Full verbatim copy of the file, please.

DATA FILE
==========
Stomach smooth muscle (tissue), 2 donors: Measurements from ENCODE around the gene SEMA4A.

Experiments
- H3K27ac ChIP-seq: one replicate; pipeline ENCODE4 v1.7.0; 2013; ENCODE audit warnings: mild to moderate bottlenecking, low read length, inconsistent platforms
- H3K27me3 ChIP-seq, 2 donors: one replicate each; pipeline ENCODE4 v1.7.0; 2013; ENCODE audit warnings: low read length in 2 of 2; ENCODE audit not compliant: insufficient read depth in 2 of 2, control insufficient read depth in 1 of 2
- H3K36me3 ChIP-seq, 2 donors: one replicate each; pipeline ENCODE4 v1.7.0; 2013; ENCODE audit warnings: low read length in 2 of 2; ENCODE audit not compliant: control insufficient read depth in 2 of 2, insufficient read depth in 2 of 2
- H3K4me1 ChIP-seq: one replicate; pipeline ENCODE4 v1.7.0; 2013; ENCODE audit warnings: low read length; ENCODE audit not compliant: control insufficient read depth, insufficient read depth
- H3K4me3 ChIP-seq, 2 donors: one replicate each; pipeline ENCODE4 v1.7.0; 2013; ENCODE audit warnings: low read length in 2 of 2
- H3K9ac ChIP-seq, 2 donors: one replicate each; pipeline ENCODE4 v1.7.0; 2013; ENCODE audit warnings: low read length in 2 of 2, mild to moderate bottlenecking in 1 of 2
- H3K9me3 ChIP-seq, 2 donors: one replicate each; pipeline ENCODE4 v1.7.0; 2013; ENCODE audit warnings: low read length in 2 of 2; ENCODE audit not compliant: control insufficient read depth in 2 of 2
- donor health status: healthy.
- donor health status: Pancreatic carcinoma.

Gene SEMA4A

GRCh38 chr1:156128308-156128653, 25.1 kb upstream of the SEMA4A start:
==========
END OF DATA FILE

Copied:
Stomach smooth muscle (tissue), 2 donors: Measurements from ENCODE around the gene SEMA4A.

Experiments
- H3K27ac ChIP-seq: one replicate; pipeline ENCODE4 v1.7.0; 2013; ENCODE audit warnings: mild to moderate bottlenecking, low read length, inconsistent platforms
- H3K27me3 ChIP-seq, 2 donors: one replicate each; pipeline ENCODE4 v1.7.0; 2013; ENCODE audit warnings: low read length in 2 of 2; ENCODE audit not compliant: insufficient read depth in 2 of 2, control insufficient read depth in 1 of 2
- H3K36me3 ChIP-seq, 2 donors: one replicate each; pipeline ENCODE4 v1.7.0; 2013; ENCODE audit warnings: low read length in 2 of 2; ENCODE audit not compliant: control insufficient read depth in 2 of 2, insufficient read depth in 2 of 2
- H3K4me1 ChIP-seq: one replicate; pipeline ENCODE4 v1.7.0; 2013; ENCODE audit warnings: low read length; ENCODE audit not compliant: control insufficient read depth, insufficient read depth
- H3K4me3 ChIP-seq, 2 donors: one replicate each; pipeline ENCODE4 v1.7.0; 2013; ENCODE audit warnings: low read length in 2 of 2
- H3K9ac ChIP-seq, 2 donors: one replicate each; pipeline ENCODE4 v1.7.0; 2013; ENCODE audit warnings: low read length in 2 of 2, mild to moderate bottlenecking in 1 of 2
- H3K9me3 ChIP-seq, 2 donors: one replicate each; pipeline ENCODE4 v1.7.0; 2013; ENCODE audit warnings: low read length in 2 of 2; ENCODE audit not compliant: control insufficient read depth in 2 of 2
- donor health status: healthy.
- donor health status: Pancreatic carcinoma.

Gene SEMA4A

GRCh38 chr1:156128308-156128653, 25.1 kb upstream of the SEMA4A start: